What’s emerging? Finalised ATO guidance on remission of the 200% SGC penalty

What’s emerging? Finalised ATO guidance on remission of 200% SGC penalty

The ATO have finalised PS LA 2021/3, the third practice statement under Part 7 of the 200% Superannuation Guarantee Charge - 10 December 2021

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On 25 November 2021, the ATO finalised PS LA 2021/3, the ATO’s practice statement on the remission of the additional 200% Superannuation Guarantee Charge (SGC) imposed under Part 7 of the Superannuation Guarantee (Administration) Act 1992 (SGAA).

The finalised PS LA 2021/3 reiterates the same principles adopted in the draft version, PS LA 2021/D1. This includes a greater emphasis on employer proactivity, and effective controls and processes. In particular, the finalised PS LA, like its corresponding draft version, places a significant emphasis on an employer’s SG compliance history in dictating an increase or decrease in remission, with a clear mandate on preventing repeat errors and implementing governance that mitigates such occurrences. 

Further, the PS LA is also emphatic on the legislative limitations regarding remitting the penalty, in instances where an employer doesn’t voluntarily disclose shortfalls prior to ATO compliance action, particularly for periods that were covered during the SG Amnesty, except for “exceptional circumstances”.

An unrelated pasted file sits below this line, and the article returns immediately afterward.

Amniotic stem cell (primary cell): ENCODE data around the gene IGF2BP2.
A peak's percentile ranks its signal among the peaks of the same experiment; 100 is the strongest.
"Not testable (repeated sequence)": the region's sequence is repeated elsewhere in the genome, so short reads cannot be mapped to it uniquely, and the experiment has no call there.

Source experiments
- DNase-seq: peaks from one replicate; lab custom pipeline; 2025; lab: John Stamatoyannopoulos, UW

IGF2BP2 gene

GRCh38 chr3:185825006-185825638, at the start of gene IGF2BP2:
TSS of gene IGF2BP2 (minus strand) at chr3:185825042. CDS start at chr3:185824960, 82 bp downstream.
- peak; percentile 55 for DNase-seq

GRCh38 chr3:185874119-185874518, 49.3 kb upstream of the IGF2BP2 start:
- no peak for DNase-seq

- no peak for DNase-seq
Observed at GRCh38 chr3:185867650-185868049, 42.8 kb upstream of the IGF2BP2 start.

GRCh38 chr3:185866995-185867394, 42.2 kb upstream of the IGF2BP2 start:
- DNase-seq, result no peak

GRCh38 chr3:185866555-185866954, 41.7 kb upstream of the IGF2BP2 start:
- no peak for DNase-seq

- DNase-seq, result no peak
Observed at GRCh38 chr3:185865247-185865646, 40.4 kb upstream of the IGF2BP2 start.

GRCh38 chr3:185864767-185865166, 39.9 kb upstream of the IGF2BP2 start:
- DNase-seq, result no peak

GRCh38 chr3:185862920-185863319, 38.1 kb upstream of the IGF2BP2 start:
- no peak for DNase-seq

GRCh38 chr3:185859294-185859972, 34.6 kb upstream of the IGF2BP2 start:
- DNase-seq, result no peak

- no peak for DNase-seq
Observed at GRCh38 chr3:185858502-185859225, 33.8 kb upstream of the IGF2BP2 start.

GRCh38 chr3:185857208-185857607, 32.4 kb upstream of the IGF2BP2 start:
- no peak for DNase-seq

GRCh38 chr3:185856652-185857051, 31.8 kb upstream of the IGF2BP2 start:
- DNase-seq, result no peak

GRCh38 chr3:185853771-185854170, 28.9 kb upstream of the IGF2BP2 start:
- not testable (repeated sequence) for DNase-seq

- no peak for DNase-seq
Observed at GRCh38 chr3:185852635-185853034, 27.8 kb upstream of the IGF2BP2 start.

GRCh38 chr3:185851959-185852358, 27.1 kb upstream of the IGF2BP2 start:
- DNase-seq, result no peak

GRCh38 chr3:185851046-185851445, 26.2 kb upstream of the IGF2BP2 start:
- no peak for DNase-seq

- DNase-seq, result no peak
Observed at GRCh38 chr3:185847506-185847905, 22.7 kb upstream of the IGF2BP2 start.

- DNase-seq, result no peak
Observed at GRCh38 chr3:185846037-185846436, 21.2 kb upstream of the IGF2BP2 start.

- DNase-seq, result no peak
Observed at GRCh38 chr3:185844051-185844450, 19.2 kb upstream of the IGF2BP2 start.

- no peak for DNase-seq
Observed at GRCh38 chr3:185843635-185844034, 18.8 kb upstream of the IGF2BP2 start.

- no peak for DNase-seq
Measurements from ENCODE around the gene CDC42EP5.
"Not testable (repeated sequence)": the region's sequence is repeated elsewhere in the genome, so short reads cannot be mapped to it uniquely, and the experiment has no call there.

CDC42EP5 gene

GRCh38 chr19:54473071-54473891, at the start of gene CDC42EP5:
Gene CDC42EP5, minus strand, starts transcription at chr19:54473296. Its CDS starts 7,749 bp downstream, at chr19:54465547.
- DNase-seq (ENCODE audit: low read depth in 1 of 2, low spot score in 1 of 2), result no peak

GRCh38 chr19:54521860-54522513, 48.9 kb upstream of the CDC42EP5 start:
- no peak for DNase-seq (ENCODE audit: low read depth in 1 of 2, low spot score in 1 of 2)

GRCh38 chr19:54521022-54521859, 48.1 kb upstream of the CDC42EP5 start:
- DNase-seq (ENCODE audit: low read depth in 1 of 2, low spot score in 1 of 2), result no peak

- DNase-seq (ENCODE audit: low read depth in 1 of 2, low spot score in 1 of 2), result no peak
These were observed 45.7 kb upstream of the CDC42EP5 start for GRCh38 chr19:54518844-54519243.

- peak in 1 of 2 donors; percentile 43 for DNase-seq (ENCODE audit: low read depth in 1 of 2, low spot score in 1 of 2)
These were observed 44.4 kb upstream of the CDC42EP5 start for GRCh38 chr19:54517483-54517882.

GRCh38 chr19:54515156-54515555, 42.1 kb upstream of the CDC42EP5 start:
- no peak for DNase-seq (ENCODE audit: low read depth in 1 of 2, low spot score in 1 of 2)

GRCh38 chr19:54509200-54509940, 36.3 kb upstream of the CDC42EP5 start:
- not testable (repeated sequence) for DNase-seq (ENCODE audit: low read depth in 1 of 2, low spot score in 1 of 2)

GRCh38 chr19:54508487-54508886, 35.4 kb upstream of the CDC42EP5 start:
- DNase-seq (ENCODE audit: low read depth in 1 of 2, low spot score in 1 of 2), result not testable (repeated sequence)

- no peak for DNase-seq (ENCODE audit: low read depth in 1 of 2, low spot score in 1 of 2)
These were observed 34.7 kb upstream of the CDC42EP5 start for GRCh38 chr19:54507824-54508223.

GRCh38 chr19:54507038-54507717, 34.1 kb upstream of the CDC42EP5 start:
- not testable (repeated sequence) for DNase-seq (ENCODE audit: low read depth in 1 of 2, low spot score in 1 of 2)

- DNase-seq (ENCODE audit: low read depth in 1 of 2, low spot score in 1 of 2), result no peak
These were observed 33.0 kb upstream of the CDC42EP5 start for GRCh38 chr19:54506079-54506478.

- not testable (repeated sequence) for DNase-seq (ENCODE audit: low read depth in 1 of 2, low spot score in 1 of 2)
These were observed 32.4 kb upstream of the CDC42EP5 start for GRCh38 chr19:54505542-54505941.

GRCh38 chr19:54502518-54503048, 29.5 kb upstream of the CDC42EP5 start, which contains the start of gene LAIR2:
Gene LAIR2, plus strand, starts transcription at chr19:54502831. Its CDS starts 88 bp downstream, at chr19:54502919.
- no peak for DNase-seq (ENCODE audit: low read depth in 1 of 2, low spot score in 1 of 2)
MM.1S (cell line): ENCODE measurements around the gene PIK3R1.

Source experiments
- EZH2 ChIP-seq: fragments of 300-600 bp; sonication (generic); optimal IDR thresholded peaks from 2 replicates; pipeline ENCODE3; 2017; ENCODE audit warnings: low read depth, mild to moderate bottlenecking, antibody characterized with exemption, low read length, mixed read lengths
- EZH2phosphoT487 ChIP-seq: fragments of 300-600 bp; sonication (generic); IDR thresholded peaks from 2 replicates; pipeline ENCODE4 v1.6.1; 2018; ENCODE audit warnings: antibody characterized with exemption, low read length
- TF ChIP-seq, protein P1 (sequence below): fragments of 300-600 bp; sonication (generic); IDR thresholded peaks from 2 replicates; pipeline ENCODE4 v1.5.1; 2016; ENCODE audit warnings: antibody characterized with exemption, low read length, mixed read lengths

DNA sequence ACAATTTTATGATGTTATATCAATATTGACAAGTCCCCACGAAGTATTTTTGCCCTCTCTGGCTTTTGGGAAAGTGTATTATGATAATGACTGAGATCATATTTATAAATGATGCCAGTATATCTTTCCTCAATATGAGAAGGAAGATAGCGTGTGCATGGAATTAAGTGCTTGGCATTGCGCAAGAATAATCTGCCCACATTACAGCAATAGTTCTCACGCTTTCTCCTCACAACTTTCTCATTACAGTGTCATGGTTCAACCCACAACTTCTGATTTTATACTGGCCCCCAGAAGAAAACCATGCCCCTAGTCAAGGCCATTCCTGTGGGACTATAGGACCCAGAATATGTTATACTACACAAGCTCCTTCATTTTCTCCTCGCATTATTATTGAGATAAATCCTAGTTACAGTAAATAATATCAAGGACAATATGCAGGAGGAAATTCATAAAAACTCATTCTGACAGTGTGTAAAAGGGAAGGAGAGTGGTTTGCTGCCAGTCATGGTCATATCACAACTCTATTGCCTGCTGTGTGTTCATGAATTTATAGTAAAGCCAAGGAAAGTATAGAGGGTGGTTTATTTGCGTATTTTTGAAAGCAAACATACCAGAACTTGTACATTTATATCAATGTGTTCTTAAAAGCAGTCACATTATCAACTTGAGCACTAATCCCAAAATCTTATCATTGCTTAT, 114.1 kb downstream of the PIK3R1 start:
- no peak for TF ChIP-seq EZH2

The PS LA also singles out utility of Single Touch Payroll (STP) data, which when coupled with reporting of contributions from superannuation funds, will provide “end-to-end visibility” and enable the ATO to “engage with employers” who do “not come forward voluntarily”. 

With the advent of STP 2 reporting, which will enable more granular and accurate reconstruction of employers’ Superannuation Guarantee obligations (read more at our previous STP 2 article), employers should be particularly proactive with ensuring compliance. This is both with respect to payroll system setup and associated reporting against STP 2 guidelines, but also in terms of ongoing testing and monitoring to ensure that, where inadvertent errors arise, remedial measures are taken in a timely manner and, importantly, before ATO compliance action. 

The main change between draft and finalisation was the process of remission for SGC statements lodged on time, noting that both versions result in the same outcome. In the draft PS LA 2021/1, SGC statements lodged before the due date resulted in a 100% remission, whereas in the finalised version, there is no need for remission as no Part 7 penalties are imposed in this circumstance.

Given this is the third PS LA in a two year period, it is clear that superannuation compliance is at the forefront of the ATO’s mind, particularly post the SG Amnesty. Given the more punitive nature of the new PS LA (please see our prior article on the draft PS LA 2021/D1 for further examples) and the highlighting of the use of STP data to proactively police compliance, we recommend that employers take steps to ensure strong governance around their superannuation compliance environment.

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